There are an infinite number of benefits to training your dog– a stronger bond, a more harmonious living situation, a well behaved companion, just to name a few. The advice in this article will help you train your new puppy using only positive training methods which will set them up for life. Spending time on training your new companion is time well spent that you will benefit both of you in the long run.
The first thing to remember is that your dog looks to you for leadership. Just like a child, you are in charge, and if they are not sure what they should be doing, they are likely to be getting into trouble. Your dog should view you as a strong benevolent dictator, but never fear you.
So how are you to keep tabs on your new BFF 24/7? The good news is you don’t have to. Having a job and being away from home for 8 hours a day, doesn’t mean you shouldn’t have a pet. So how do you keep them out of trouble when you are away…
Training Essential #1: Crate Training
Crate training is the preferred way to reinforce house training and keep them safe and out of trouble while you are away. Many people think keeping dogs in a crate for hours on end is cruel. However, leaving them free in your home while you are away is not only dangerous for your “stuff” but also for the pup. Other than your personal items there are electrical chords, hazardous chemicals, choking hazards, and an endless supply of carpet threads for them to chew up. Not only is it dangerous for your pet, coming home to a chewed up house isn’t fun for anyone (except for those of us on YouTube laughing at your unfortunate situation).
Ok, you’re convinced that crate training is the way to go. My job is done here and I will hand you over to the experts at the Humane Society of the United States to teach you the how to from choosing a crate all the way to troubleshooting.
Training Essential #2: House Training
You think this would come before crate training, but actually, crate training is an essential tool for housebreaking. If you didn’t visit the HSUS guide, crate training is essential for your dog to establish a “den”. Their den functions as their very own space, consider it their fort with a sign that says “No Humans Allowed”. They should always have access to their crate and it should never be used as a punishment or “holding cell” when they have an accident. When used properly your pet views their crate as their den, they will not poop or pee in their crate unless they are unable to hold it. Even young puppies understand that eating and pooping happens in two different areas– it is your job to harness this pre-programmed behavior and mold it into what suits your situation.
Pro-tip: Feed your pet in its crate with the door open. This way they associate it with a place where good things happen, but they don’t get locked in every time they go in there.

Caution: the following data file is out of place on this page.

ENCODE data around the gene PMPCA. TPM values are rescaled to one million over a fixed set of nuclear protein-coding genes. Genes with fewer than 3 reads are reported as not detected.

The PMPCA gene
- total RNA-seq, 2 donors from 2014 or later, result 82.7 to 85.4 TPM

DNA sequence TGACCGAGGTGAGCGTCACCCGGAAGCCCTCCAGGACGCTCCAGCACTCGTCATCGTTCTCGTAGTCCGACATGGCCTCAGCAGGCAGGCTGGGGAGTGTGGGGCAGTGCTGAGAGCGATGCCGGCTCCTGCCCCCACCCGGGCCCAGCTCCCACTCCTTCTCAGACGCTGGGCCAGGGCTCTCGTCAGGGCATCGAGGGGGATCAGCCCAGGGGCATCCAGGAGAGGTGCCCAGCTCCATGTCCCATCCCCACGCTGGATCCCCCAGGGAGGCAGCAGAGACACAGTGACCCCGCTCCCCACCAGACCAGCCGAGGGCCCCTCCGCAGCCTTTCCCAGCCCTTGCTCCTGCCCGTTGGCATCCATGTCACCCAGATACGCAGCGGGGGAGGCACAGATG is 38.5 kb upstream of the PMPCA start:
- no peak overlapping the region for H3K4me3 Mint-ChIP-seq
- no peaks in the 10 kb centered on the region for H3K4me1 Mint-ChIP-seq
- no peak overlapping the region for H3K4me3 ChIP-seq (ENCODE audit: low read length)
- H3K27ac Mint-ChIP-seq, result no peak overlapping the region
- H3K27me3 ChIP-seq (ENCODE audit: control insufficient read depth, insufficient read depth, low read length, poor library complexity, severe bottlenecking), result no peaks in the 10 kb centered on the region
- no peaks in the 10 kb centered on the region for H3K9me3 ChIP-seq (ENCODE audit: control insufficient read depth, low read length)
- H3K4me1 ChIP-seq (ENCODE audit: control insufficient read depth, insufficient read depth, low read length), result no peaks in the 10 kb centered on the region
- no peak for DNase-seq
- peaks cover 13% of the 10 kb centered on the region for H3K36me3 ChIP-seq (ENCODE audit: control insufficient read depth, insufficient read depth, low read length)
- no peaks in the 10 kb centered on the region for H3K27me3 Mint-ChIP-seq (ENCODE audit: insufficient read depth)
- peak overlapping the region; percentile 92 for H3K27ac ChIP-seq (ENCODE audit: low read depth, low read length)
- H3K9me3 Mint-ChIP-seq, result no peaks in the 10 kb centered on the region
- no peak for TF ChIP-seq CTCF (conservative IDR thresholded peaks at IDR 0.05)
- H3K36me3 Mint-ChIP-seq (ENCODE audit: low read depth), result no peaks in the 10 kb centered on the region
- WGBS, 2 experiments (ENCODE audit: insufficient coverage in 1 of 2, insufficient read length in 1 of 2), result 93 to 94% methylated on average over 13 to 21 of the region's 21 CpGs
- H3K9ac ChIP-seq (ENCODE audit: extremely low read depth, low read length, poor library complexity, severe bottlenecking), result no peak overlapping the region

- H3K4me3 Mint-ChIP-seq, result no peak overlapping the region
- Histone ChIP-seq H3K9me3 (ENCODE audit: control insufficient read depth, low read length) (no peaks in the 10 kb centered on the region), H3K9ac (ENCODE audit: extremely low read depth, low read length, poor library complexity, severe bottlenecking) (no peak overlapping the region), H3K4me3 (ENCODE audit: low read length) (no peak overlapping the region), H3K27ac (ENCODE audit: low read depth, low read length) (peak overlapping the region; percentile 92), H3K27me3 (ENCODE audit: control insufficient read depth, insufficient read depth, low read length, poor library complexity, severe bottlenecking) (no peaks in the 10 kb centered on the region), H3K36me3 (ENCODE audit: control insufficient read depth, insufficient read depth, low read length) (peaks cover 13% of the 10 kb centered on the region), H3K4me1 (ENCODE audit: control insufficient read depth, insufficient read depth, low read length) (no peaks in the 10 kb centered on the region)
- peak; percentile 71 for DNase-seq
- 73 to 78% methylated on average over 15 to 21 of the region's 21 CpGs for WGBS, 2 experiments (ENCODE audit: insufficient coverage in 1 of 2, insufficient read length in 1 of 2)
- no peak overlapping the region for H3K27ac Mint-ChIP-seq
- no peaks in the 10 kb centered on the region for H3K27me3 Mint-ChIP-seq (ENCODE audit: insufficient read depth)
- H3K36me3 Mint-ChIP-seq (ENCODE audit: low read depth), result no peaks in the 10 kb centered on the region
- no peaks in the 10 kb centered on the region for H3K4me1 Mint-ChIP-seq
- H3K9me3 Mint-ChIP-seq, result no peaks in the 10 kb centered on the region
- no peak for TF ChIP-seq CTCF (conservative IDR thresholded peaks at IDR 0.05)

RULE #1: YOUR PET SHOULD BE ABLE TO HOLD THEIR BLADDER FOR APPROXIMATELY HALF THEIR AGE (UP TO A YEAR OLD).
3 months = 1 1/2 hours
6 months= 3 hours
12 months= 6+ hours
RULE #2: ESTABLISH A SCHEDULE BASED ON ABOVE.
Dogs are like children and prefer schedules. Set a timer on your phone, pick certain times of day, or if there are household habits that you can establish bathroom breaks around that works too. Find what works best for you and be consistent and calm. Remember, if your dog used the bathroom inside your house, ITS YOUR FAULT, not theirs. If they were unattended, they should have been in a crate. If they didn’t go according to their schedule, adjust and take them out more frequently.
Looking at the world through their eyes could give you new and effective ways to train your dog The last thing you want to do is punish your dog for going to the bathroom. If you think about it, as people, if we are punished for something, its because we have done something wrong. . . going to the bathroom isn’t wrong, they just did it in the wrong place. If you punish your pet for an ACCIDENT, they will learn to hide this behavior from you, and you will be playing find that smell most of your Saturday afternoon.
RULE #3: Going outside
RULE #4: PRAISE
My rule of thumb for potty praise is that if your neighbors DON’T think you have taken up recreational drug use, you are doing it wrong. You read that correctly, when your dog goes to the bathroom outside I want you to act like you just won the lottery and life is great and give lots of pets and kisses and just let your new little buddy know that you think going pee outside is the greatest.
Training Essential #3: Socialize. Socialize. Socialize.
Socialization with both humans and animals of all ages is essential for dogs. This keeps them from developing fearful behaviors (which can present as aggression) later in life. If you have just gotten your puppy at 8 weeks old, they have only had (at best) one round of vaccinations; the world outside is full of parasites and diseases that could land your new pup at the veterinarian quickly (and expensively) if not careful. Limit the activity of pups from 8-11 weeks to your home or the homes of friends with vaccinated animals.
Training Essential #4: Keep your cool.
This could arguably be #1, so lets go with a “Last, but not least” approach. Like I said previously, if your puppy has done something wrong, ITS YOUR FAULT. You want your dog to trust you and be your partner. Partnerships aren’t built from fear or shame, they are built from mutual respect, understanding, and forgiveness. The next time something goes wrong with your pup, ask what you could have done differently to prevent the situation, clean up the mess quietly and calmly, and make any adjustments to prevent future occurrences of the same situation.